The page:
After reading the latest few articles on Coding Horror, I was basically thinking the same thing, but also thinking it must be only me…


Posted by
Jeff Atwood
22 May 2008 @ 12pm
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Alastair, I certainly appreciate that you care enough to write such a thoughtful, detailed critique. You deserve a response that’s equally so.

1) I have never advertised myself as an expert on anything. I am, quite literally, a guy with a blog. The “cult of the amateur”. Any perceived expertise is, I suppose, inferred from my writing. Whether that is correct or not is up to the reader to judge. I will note that as an audience gets very large it becomes increasingly difficult to satisfy everyone.

2) It is completely fair to call me a generalist. A quick survey of my blog posts, even just the titles, will prove that point. I’m all over the map, because I find every part of the ecosystem fascinating. Hardware, Software, Design, you name it.

3) As I’ve said many times before, I have a lowbrow coding background. I grew up with embedded BASICs, FoxPro, and Visual Basic. If you’re looking for hardcore Knuth style CS proofs, I am absolutely not your huckleberry. There are tons of other blogs that you’ll find much more satisfying. That’s the beauty of the internet: there are so many choices and so many voices.

4) I have always quoted extensively; this is an evergreen criticism. Just browse my 2004 and 2005 posts if you don’t believe me. Nothing has changed on this front, so it’s perplexing to me that this comes up as a “new” issue every few months.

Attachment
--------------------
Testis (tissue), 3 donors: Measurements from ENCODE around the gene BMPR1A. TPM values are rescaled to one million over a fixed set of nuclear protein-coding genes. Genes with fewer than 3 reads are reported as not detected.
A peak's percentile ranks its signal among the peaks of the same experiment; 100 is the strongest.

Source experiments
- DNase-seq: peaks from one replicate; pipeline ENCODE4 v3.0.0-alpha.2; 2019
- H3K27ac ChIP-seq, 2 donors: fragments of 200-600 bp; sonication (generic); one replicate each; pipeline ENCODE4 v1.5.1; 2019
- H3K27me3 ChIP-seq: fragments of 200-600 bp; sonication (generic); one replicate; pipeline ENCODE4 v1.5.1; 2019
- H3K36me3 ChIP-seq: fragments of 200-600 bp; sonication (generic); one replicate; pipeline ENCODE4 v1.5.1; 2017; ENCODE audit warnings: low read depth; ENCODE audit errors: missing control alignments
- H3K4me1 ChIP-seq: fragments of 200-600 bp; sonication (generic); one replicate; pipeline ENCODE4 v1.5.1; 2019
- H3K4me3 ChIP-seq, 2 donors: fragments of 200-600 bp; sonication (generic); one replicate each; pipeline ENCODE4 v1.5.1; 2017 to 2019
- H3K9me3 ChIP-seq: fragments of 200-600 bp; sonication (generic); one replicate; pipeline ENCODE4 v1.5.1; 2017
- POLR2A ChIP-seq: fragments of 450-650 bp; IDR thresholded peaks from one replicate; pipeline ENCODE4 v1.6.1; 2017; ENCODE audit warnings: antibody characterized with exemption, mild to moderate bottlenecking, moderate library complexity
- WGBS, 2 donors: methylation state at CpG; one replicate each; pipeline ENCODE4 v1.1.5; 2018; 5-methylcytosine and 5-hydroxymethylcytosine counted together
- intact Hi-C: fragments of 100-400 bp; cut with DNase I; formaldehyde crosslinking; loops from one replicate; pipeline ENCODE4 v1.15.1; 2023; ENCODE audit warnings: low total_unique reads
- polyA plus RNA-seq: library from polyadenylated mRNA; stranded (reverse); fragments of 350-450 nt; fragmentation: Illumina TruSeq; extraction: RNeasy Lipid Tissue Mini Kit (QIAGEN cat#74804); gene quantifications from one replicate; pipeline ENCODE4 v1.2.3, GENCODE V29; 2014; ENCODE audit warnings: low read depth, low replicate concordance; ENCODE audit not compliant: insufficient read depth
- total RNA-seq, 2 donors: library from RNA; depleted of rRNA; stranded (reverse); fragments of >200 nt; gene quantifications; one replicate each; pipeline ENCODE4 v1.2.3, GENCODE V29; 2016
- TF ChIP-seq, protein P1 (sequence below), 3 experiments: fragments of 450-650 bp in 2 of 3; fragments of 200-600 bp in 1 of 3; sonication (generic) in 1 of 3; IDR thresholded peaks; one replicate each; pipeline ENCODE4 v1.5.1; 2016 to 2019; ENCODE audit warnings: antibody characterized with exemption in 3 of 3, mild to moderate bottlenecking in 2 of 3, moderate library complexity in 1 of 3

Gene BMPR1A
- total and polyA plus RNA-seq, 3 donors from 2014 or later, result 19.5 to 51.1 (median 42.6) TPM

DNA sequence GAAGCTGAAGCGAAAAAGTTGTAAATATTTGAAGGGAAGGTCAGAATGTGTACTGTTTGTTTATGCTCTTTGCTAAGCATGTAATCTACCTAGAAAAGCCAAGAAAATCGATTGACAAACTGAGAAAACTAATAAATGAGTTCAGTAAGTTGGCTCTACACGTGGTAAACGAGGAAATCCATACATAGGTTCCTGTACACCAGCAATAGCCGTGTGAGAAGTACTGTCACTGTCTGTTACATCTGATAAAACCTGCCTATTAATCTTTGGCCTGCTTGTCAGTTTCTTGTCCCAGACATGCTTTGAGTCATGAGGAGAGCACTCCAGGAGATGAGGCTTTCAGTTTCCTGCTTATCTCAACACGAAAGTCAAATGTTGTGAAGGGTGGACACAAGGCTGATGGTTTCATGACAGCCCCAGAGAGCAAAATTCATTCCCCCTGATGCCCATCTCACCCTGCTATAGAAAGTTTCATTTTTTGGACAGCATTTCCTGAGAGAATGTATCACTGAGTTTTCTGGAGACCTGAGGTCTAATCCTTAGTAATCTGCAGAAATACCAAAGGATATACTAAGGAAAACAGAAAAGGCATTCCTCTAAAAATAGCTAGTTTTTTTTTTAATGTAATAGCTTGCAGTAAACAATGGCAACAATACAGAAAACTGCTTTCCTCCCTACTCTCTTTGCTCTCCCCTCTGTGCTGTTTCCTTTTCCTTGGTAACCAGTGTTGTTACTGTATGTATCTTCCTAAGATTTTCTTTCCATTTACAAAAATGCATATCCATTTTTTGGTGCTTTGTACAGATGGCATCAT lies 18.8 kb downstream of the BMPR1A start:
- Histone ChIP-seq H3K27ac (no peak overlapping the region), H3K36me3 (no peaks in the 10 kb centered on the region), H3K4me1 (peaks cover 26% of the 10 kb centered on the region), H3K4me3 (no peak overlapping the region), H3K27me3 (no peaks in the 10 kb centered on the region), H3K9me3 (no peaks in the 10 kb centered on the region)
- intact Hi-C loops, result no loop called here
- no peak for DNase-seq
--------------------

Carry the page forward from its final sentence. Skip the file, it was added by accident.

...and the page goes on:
5) I post topics partly to encourage discussion so everyone can learn. I also post these things because I believe them to be true! I feel very strongly that XML is vastly inferior to YAML for 99% of the XML use cases I see in the wild, for example — why perpetuate mistakes? Shouldn’t people know and understand the alternatives to even appreciate how XML works, and its pros and cons? I talked about this at some length in Podcast #5.

I have also had cause to disagree with his opinion on many matters

I worry that this degenerates pretty rapidly into “If I disagree with someone enough, they must not be credible.” Or we could just, y’know, disagree. It happens.

I believe very strongly in the idea of “strong opinons, weakly held.” I’m not sure if you noticed, but based on my Is HTML a Humane Markup Language? post, we are in fact going to use the WMD editor.. exactly like the one on your blog.

… and that outcome is directly related to the post and the resulting discussion.


Posted by
Alastair
22 May 2008 @ 12pm
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Thanks all for the thoughtful comments.

Extra thanks to Jeff for the personal response and for taking my post in the spirit intended. Certainly I mean no personal insult, and perhaps should have made that clearer.

I am, quite literally, a guy with a blog. The “cult of the amateur”.

I’m not sure what you mean; are you trying to say you should be regarded as an amateur even though you’re doing this professionally? If so, why?

Any perceived expertise is, I suppose, inferred from my writing.

That is certainly true.

I post topics partly to encourage discussion so everyone can learn.